Thursday, 12 September 2013

How To Mix Henna For Hands Henna Hands Pictures Images Pics

How To Mix Henna For Hands Biography

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 Henna is a paste made from the crushed leaves and twigs of the henna plant, which is grown in South Asian and North African countries. When henna is applied to the skin, it leaves an stain ranging in color from orange to dark maroon that fades within 1 to 2 weeks. This guide will teach you to safely use henna for skin to create beautiful and sensual body art. The paste can be applied with many traditional and innovative tools, including resist, a cone, syringe, Jac bottle or fingers. A light stain may be achieved within minutes, the longer the paste is left on the skin, the stronger the stain will be, and should be left for several hours. To prevent it from drying or falling off the skin, the paste is often sealed down by dabbing a sugar/lemon mix over the dried paste, or simply adding some form of sugar to the paste. It is debatable whether this adds to the color of the end result; some believe it increases the intensity of the shade. After time the dry paste is simply brushed or scraped away. Henna stains are orange soon after application, but darken over the following three days to a reddish brown. Soles and palms have the thickest layer of skin and so take up the most lawsone, and take it to the greatest depth, so that hands and feet will have the darkest and most long-lasting stains. Steaming or warming the henna pattern will darken the stain, either during the time the paste is still on the skin, or after the paste has been removed. Chlorinated water and soaps may spoil the darkening process: alkaline products may hasten the darkening process. After the stain reaches its peak color it will appear to fade, as the stained dead cells exfoliate.
Henna has been used as a cosmetic hair dye for 6,000 years. In Ancient Egypt, it is known to have been worn. Henna has also traditionally been used for centuries in other parts of North Africa, the Horn of Africa, the Arabian Peninsula, the Near East and South Asia. In Ancient Egypt, Ahmose-Henuttamehu (17th Dynasty, 1574 BCE): Henuttamehu was probably a daughter of Seqenenre Tao and Ahmose Inhapy. Smith reports that the mummy of Henuttamehu's own hair had been dyed a bright red at the sides, probably with henna. In Europe, henna was popular among women connected to the aesthetic movement and the Pre-Raphaelite artists of England in the 1800s. The fashion for Orientalism led young women with a bohemian inclination to begin tinting their hair with henna. Dante Gabriel Rossetti's wife and muse, Elizabeth Siddal, had naturally bright red hair. Contrary to the cultural tradition in Britain that considered red hair unattractive, the Pre-Raphaelites fetishized red hair. Siddal was portrayed by Rossetti in many paintings that emphasized her flowing red hair. The other Pre-Raphaelites, including Evelyn De Morgan and Frederick Sandys, academic classicists such as Frederic Leighton, and French painters such as Gaston Bussi√®re and the Impressionists further popularized the association of henna-dyed hair and young bohemian women. Opera singer Adelina Patti is sometimes credited with popularizing the use of henna in Europe in the late 1800s. Parisian courtesan Cora Pearl was often referred to as La Lune Rousse (the red moon) for dying her hair red. In her memoirs, she relates an incident when she dyed her pet dog's fur to match her own hair.  By the 1950s, Lucille Ball popularized "henna rinse" as her character, Lucy Ricardo, called it on the television show I Love Lucy. It gained popularity among young people in the 1960s through growing interest in Eastern cultures. Muslim men may use henna as a dye for hair and most particularly their beards. This is considered a sunnah, a commendable tradition of the Prophet Muhammad. Furthermore, a hadith (narration of the Prophet) holds that he encouraged Muslim women to dye their nails with henna to demonstrate femininity and distinguish their hands from the hands of men; thus some Muslim women in the Middle East apply henna to their finger and toenails as well as their hands.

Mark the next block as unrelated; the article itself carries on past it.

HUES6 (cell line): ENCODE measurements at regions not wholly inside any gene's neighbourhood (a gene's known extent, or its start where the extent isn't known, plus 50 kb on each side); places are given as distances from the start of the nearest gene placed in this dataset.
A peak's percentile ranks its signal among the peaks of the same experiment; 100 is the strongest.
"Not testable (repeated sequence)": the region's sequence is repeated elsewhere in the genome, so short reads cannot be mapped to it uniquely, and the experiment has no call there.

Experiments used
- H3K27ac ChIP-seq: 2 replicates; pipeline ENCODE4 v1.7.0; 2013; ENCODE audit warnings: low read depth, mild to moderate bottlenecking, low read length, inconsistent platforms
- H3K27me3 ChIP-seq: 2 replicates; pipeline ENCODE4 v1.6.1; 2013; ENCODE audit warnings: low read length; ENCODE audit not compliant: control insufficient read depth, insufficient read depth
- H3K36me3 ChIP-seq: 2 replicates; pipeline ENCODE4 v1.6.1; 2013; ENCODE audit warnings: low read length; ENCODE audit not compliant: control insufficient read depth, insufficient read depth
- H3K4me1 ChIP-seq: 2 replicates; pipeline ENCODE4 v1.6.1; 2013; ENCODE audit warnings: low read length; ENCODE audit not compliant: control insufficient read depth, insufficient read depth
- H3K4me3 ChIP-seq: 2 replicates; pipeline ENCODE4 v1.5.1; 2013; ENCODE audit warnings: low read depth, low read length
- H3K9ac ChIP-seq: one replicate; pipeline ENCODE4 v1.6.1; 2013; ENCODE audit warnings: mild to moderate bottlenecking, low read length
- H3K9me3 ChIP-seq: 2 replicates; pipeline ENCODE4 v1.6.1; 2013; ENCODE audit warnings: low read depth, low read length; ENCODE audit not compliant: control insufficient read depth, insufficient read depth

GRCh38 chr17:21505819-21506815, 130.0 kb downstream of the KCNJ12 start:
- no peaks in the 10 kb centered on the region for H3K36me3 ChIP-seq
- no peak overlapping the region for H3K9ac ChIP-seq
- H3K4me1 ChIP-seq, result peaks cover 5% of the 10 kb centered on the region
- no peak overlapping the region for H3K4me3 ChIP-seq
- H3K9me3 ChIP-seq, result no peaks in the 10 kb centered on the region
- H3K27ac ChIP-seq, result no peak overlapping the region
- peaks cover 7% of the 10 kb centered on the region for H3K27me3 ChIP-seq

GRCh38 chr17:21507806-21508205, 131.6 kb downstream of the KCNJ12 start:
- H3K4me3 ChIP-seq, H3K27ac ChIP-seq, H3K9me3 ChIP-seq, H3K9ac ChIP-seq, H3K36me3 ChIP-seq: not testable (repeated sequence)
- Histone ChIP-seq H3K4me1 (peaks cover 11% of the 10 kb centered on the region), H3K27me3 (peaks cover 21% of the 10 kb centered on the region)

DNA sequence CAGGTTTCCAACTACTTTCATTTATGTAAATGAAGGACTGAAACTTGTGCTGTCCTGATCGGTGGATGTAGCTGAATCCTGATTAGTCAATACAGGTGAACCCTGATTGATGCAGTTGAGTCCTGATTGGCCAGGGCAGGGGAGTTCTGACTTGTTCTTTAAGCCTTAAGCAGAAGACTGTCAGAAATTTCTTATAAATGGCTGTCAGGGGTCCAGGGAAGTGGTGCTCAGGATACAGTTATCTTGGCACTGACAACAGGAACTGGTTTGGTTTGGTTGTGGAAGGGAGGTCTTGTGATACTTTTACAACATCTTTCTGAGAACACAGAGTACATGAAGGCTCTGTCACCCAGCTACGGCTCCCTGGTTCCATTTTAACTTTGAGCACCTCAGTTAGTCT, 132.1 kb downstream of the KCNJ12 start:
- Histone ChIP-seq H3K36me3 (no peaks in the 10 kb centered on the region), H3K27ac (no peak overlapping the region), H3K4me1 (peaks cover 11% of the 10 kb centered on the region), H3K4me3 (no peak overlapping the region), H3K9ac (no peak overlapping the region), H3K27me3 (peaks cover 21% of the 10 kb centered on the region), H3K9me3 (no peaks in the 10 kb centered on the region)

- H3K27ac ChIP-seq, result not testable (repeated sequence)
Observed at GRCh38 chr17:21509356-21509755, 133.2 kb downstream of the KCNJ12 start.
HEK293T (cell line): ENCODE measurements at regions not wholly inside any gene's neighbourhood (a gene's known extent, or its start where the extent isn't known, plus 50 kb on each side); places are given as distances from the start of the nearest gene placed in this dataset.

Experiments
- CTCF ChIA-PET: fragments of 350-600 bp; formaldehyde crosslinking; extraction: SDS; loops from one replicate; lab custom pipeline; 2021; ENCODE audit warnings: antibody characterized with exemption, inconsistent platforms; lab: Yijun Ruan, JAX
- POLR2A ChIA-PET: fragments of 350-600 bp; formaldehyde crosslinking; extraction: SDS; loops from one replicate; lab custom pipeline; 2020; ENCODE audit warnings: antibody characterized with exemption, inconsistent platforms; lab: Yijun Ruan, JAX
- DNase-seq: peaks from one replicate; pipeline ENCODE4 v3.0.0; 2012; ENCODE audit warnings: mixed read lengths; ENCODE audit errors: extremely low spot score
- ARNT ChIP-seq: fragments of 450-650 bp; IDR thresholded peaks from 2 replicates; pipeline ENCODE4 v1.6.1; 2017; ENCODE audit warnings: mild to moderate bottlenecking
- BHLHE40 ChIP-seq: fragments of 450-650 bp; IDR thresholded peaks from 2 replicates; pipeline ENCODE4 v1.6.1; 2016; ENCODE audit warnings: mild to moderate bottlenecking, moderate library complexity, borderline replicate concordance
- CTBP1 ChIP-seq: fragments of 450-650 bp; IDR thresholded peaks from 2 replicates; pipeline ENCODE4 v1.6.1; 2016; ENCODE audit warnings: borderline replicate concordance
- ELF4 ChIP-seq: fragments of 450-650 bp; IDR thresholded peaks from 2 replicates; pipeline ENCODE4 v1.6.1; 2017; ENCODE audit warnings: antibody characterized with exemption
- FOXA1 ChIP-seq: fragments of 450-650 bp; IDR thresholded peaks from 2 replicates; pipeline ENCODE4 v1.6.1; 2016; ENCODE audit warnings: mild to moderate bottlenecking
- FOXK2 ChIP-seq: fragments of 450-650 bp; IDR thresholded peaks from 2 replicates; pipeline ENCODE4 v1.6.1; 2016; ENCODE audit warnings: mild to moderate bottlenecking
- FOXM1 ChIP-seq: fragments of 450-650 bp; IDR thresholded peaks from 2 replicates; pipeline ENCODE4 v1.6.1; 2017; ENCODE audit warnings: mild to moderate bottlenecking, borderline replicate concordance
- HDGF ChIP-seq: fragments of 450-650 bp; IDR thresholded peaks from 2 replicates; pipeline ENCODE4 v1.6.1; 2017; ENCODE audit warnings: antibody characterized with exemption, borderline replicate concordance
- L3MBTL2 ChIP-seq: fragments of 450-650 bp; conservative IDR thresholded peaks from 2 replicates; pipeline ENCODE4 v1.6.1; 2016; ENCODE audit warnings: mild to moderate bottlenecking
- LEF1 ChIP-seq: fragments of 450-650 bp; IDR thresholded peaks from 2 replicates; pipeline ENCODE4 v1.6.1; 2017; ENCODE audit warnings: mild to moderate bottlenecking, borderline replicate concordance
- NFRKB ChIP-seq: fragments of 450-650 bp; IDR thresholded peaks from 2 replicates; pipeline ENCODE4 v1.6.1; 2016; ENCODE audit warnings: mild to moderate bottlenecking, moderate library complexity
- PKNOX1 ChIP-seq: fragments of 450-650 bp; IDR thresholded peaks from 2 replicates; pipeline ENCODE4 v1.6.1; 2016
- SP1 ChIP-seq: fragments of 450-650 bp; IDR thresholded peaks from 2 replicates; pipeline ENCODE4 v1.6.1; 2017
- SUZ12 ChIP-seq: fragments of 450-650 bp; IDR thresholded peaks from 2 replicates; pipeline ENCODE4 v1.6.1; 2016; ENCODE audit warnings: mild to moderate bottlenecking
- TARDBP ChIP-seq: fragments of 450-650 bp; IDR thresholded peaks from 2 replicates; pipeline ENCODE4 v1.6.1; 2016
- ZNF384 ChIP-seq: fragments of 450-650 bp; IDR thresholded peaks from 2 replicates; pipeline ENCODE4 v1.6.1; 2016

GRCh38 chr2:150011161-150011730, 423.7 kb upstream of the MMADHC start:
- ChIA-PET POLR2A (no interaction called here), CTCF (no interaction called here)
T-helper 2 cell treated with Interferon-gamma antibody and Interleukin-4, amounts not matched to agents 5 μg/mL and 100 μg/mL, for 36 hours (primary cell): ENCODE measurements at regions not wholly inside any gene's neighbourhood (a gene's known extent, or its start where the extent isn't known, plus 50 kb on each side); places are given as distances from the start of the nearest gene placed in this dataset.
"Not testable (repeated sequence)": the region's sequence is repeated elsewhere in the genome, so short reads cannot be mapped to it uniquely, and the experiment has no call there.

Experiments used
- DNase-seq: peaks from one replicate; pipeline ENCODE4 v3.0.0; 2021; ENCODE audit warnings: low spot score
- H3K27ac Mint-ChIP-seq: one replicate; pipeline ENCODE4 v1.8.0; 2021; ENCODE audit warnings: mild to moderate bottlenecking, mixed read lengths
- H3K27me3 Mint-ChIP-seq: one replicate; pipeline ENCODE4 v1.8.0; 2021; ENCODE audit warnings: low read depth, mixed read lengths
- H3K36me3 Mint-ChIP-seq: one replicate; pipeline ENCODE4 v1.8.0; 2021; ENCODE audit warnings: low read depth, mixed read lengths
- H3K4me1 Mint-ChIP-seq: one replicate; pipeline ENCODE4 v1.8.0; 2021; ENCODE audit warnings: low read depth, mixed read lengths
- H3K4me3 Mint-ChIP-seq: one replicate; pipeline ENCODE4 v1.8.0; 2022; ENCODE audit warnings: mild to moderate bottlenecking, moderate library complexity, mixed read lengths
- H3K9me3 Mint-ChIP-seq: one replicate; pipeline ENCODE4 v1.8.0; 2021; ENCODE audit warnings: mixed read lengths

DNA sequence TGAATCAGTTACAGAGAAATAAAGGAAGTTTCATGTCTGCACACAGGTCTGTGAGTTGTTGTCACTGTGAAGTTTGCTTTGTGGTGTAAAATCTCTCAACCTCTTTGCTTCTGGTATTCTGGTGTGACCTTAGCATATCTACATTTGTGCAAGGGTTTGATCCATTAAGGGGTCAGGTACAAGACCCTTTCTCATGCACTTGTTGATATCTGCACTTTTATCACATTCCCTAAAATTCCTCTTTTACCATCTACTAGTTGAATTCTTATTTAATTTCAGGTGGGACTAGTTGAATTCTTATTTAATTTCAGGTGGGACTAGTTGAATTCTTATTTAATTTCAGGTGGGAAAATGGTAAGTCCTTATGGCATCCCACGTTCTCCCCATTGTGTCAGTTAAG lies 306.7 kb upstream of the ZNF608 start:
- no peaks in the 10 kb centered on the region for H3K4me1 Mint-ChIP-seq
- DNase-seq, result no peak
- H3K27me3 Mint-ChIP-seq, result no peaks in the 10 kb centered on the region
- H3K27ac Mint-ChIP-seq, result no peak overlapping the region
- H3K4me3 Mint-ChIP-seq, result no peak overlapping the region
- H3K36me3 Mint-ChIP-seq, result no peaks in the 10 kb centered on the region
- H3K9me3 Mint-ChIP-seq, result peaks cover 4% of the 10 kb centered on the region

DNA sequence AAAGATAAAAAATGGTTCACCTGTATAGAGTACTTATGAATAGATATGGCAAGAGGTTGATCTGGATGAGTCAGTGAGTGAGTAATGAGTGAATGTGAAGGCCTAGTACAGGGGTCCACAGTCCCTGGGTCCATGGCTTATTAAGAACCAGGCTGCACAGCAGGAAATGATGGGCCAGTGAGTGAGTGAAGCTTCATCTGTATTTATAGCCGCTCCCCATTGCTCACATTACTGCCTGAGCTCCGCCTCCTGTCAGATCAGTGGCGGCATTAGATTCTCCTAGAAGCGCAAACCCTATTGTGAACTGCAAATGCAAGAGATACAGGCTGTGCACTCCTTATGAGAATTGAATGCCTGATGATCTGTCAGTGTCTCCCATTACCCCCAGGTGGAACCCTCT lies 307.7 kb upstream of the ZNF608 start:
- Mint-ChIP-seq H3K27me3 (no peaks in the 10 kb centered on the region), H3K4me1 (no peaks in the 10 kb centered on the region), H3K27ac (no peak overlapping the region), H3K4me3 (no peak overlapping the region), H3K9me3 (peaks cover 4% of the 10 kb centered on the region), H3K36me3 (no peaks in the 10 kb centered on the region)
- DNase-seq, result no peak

How To Mix Henna For Hands Henna Hands Pictures Images Pics 
How To Mix Henna For Hands Henna Hands Pictures Images Pics 
How To Mix Henna For Hands Henna Hands Pictures Images Pics 
How To Mix Henna For Hands Henna Hands Pictures Images Pics 
How To Mix Henna For Hands Henna Hands Pictures Images Pics 
How To Mix Henna For Hands Henna Hands Pictures Images Pics 
How To Mix Henna For Hands Henna Hands Pictures Images Pics 
How To Mix Henna For Hands Henna Hands Pictures Images Pics 
How To Mix Henna For Hands Henna Hands Pictures Images Pics 
How To Mix Henna For Hands Henna Hands Pictures Images Pics 
How To Mix Henna For Hands Henna Hands Pictures Images Pics

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